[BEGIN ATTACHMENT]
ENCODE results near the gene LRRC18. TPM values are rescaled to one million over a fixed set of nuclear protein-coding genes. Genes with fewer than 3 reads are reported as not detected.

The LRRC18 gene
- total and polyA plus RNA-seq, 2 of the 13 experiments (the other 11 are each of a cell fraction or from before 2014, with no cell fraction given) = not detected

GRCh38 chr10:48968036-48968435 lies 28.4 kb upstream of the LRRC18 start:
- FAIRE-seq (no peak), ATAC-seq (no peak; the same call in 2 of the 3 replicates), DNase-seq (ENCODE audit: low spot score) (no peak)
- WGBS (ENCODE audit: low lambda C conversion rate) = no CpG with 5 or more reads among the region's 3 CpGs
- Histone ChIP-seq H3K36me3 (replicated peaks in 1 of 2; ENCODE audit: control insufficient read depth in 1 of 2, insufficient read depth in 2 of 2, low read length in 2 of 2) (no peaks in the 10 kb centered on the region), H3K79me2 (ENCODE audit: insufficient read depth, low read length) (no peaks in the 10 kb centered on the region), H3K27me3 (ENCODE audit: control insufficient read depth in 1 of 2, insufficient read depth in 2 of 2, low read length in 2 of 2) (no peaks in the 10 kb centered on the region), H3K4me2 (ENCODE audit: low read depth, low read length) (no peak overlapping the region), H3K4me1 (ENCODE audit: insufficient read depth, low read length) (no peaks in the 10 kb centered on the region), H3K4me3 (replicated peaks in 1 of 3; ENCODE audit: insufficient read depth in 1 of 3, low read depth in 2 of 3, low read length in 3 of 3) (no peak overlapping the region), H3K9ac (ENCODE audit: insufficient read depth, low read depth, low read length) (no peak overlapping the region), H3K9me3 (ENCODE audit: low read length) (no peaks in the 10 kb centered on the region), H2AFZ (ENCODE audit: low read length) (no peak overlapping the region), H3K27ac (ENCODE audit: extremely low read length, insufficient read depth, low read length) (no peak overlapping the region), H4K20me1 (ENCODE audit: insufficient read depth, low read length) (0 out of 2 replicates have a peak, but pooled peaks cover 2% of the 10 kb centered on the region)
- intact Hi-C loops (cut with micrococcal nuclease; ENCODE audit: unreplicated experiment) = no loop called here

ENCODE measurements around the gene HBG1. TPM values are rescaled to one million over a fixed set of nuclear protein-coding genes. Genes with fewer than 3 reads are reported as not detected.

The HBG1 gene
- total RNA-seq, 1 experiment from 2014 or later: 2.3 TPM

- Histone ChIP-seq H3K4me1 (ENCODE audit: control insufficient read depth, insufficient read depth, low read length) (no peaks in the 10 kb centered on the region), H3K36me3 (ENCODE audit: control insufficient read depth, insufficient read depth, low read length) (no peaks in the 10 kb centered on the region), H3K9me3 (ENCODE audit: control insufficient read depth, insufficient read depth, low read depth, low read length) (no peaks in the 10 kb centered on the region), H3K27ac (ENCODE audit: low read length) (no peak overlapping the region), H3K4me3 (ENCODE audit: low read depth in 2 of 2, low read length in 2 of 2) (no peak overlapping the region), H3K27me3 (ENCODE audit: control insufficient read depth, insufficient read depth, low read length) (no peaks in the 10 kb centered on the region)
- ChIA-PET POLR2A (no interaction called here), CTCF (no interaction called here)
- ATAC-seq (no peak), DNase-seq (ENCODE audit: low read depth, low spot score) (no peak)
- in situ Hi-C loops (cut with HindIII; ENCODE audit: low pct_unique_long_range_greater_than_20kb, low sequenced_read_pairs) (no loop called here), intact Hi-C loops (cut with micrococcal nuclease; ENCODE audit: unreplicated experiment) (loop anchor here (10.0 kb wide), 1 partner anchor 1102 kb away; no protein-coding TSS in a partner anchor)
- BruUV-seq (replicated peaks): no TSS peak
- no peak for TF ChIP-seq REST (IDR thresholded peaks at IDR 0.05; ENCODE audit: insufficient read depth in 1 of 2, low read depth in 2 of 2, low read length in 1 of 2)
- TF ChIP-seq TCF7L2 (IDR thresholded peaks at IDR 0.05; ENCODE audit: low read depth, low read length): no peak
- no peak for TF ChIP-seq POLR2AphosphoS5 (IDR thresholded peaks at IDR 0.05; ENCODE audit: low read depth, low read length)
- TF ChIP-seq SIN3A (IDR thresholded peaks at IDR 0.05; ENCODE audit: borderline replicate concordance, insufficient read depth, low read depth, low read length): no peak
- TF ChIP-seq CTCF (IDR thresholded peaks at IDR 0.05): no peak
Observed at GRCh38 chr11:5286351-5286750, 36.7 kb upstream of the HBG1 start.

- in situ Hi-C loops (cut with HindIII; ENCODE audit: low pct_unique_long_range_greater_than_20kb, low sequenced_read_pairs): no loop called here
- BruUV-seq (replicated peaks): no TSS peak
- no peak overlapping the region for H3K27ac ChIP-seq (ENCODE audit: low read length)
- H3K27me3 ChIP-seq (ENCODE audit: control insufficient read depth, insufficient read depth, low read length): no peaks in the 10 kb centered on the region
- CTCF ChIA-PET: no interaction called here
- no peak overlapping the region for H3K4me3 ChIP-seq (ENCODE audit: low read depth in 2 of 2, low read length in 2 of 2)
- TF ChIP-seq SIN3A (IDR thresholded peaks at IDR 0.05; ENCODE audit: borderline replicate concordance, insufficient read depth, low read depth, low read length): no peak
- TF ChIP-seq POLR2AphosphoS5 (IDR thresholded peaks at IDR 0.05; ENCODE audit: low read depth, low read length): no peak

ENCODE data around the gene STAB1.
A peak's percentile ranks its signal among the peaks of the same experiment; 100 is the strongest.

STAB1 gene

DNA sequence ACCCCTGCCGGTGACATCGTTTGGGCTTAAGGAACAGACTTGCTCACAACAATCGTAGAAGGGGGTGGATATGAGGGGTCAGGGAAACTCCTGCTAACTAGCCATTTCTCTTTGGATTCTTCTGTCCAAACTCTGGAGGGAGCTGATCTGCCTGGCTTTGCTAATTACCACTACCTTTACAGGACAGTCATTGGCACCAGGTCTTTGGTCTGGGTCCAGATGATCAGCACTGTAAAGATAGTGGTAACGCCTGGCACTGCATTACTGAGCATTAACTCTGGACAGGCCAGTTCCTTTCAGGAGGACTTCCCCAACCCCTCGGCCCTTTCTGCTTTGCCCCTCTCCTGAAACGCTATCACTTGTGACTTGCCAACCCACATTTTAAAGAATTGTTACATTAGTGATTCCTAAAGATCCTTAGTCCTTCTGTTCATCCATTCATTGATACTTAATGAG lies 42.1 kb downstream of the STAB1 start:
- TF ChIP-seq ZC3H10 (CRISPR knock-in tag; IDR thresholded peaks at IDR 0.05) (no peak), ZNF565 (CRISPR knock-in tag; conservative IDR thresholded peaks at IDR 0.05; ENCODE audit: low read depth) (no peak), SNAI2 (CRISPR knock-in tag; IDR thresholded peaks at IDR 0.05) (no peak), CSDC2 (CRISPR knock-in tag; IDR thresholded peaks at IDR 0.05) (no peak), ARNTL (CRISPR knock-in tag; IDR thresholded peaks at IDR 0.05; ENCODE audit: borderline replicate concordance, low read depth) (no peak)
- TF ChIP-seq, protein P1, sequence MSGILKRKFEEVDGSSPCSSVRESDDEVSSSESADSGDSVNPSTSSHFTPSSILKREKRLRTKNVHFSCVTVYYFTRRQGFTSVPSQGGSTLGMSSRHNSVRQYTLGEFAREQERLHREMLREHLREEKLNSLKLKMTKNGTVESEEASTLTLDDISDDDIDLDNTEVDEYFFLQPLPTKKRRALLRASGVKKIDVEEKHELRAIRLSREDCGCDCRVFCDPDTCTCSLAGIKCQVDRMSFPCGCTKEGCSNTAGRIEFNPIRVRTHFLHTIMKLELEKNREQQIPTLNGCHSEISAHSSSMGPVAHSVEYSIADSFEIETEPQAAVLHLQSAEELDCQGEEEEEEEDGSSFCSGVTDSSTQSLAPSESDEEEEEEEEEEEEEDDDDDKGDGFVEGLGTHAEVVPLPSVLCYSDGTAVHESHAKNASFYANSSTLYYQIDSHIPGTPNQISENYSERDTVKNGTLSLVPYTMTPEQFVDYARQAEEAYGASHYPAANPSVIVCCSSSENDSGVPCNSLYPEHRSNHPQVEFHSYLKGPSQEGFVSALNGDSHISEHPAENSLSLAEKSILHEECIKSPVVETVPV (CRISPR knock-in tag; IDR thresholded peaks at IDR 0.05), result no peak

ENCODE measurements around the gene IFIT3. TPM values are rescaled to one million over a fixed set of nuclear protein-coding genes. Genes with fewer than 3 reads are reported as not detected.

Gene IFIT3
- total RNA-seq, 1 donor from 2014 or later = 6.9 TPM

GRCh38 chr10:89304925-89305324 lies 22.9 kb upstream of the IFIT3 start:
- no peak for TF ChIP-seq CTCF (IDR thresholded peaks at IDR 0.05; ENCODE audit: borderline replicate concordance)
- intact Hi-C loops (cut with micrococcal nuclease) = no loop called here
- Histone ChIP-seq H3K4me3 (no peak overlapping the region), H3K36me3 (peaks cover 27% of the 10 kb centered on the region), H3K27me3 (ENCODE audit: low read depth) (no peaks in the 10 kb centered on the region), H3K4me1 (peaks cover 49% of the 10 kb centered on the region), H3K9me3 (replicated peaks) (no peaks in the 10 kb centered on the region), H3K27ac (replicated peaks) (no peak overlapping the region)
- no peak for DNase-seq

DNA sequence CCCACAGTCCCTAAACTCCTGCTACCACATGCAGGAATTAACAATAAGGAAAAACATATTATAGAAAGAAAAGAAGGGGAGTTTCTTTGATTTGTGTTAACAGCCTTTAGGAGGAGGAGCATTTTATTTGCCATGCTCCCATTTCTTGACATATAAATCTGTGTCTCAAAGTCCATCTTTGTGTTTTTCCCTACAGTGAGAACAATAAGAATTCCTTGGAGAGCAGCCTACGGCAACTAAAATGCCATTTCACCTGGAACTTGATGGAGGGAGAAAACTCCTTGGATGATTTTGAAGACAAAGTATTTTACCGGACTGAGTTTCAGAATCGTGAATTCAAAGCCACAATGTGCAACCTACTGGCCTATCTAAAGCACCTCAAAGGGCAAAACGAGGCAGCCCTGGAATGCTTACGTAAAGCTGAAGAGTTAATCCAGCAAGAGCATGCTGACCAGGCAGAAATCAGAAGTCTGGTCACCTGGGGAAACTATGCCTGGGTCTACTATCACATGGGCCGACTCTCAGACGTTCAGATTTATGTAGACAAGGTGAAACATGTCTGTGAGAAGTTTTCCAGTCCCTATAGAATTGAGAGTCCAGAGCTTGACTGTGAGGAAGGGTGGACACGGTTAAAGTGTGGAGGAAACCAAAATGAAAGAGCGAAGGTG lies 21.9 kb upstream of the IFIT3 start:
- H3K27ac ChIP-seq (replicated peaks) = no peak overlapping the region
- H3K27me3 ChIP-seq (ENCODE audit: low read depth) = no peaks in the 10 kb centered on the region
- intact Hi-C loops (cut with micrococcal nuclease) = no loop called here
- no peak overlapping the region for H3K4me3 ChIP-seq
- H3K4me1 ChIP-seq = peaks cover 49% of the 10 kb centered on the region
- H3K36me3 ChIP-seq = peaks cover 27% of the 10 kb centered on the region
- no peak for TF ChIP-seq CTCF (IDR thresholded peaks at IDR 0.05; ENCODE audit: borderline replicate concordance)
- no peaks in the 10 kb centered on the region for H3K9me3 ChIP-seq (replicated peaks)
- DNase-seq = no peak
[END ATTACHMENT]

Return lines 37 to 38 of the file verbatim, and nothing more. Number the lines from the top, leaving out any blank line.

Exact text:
ENCODE measurements around the gene IFIT3. TPM values are rescaled to one million over a fixed set of nuclear protein-coding genes. Genes with fewer than 3 reads are reported as not detected.

Gene IFIT3